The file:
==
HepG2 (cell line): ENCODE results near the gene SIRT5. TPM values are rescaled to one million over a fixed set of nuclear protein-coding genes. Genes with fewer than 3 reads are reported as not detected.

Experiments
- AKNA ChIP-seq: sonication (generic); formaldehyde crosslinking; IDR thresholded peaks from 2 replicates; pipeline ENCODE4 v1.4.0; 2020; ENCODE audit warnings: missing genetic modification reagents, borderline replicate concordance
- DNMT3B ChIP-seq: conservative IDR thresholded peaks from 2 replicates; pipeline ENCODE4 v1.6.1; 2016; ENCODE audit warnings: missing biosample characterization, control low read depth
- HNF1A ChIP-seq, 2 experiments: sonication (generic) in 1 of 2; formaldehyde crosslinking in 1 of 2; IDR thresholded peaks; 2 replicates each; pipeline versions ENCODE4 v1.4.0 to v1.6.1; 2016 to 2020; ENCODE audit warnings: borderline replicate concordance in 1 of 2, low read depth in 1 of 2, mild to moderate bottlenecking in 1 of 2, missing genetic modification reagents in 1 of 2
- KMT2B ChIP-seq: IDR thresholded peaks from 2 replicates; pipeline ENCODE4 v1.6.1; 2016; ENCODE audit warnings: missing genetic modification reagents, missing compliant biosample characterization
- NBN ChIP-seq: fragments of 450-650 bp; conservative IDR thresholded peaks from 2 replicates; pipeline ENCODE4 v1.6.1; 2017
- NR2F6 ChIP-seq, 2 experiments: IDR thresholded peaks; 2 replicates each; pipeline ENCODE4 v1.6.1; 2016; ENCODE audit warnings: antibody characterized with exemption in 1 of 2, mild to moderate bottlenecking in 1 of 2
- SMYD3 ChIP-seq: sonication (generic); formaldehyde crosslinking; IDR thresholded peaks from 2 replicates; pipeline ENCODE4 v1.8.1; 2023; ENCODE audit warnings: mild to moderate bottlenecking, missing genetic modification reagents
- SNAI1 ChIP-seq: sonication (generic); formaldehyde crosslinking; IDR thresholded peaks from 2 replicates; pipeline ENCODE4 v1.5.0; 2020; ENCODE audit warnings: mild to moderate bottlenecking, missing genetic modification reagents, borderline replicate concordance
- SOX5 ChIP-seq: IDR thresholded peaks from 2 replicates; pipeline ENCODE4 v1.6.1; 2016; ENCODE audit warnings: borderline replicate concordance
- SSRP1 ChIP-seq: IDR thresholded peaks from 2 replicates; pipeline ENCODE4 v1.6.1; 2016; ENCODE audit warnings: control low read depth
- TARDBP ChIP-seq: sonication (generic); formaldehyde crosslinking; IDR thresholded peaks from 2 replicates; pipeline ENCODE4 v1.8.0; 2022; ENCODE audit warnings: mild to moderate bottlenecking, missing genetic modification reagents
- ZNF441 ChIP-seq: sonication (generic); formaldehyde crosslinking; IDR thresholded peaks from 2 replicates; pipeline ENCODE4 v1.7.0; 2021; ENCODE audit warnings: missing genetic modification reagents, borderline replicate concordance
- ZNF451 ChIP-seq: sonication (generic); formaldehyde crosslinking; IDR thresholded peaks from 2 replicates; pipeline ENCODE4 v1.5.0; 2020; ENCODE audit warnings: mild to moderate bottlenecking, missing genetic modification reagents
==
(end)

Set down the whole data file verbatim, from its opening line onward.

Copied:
HepG2 (cell line): ENCODE results near the gene SIRT5. TPM values are rescaled to one million over a fixed set of nuclear protein-coding genes. Genes with fewer than 3 reads are reported as not detected.

Experiments
- AKNA ChIP-seq: sonication (generic); formaldehyde crosslinking; IDR thresholded peaks from 2 replicates; pipeline ENCODE4 v1.4.0; 2020; ENCODE audit warnings: missing genetic modification reagents, borderline replicate concordance
- DNMT3B ChIP-seq: conservative IDR thresholded peaks from 2 replicates; pipeline ENCODE4 v1.6.1; 2016; ENCODE audit warnings: missing biosample characterization, control low read depth
- HNF1A ChIP-seq, 2 experiments: sonication (generic) in 1 of 2; formaldehyde crosslinking in 1 of 2; IDR thresholded peaks; 2 replicates each; pipeline versions ENCODE4 v1.4.0 to v1.6.1; 2016 to 2020; ENCODE audit warnings: borderline replicate concordance in 1 of 2, low read depth in 1 of 2, mild to moderate bottlenecking in 1 of 2, missing genetic modification reagents in 1 of 2
- KMT2B ChIP-seq: IDR thresholded peaks from 2 replicates; pipeline ENCODE4 v1.6.1; 2016; ENCODE audit warnings: missing genetic modification reagents, missing compliant biosample characterization
- NBN ChIP-seq: fragments of 450-650 bp; conservative IDR thresholded peaks from 2 replicates; pipeline ENCODE4 v1.6.1; 2017
- NR2F6 ChIP-seq, 2 experiments: IDR thresholded peaks; 2 replicates each; pipeline ENCODE4 v1.6.1; 2016; ENCODE audit warnings: antibody characterized with exemption in 1 of 2, mild to moderate bottlenecking in 1 of 2
- SMYD3 ChIP-seq: sonication (generic); formaldehyde crosslinking; IDR thresholded peaks from 2 replicates; pipeline ENCODE4 v1.8.1; 2023; ENCODE audit warnings: mild to moderate bottlenecking, missing genetic modification reagents
- SNAI1 ChIP-seq: sonication (generic); formaldehyde crosslinking; IDR thresholded peaks from 2 replicates; pipeline ENCODE4 v1.5.0; 2020; ENCODE audit warnings: mild to moderate bottlenecking, missing genetic modification reagents, borderline replicate concordance
- SOX5 ChIP-seq: IDR thresholded peaks from 2 replicates; pipeline ENCODE4 v1.6.1; 2016; ENCODE audit warnings: borderline replicate concordance
- SSRP1 ChIP-seq: IDR thresholded peaks from 2 replicates; pipeline ENCODE4 v1.6.1; 2016; ENCODE audit warnings: control low read depth
- TARDBP ChIP-seq: sonication (generic); formaldehyde crosslinking; IDR thresholded peaks from 2 replicates; pipeline ENCODE4 v1.8.0; 2022; ENCODE audit warnings: mild to moderate bottlenecking, missing genetic modification reagents
- ZNF441 ChIP-seq: sonication (generic); formaldehyde crosslinking; IDR thresholded peaks from 2 replicates; pipeline ENCODE4 v1.7.0; 2021; ENCODE audit warnings: missing genetic modification reagents, borderline replicate concordance
- ZNF451 ChIP-seq: sonication (generic); formaldehyde crosslinking; IDR thresholded peaks from 2 replicates; pipeline ENCODE4 v1.5.0; 2020; ENCODE audit warnings: mild to moderate bottlenecking, missing genetic modification reagents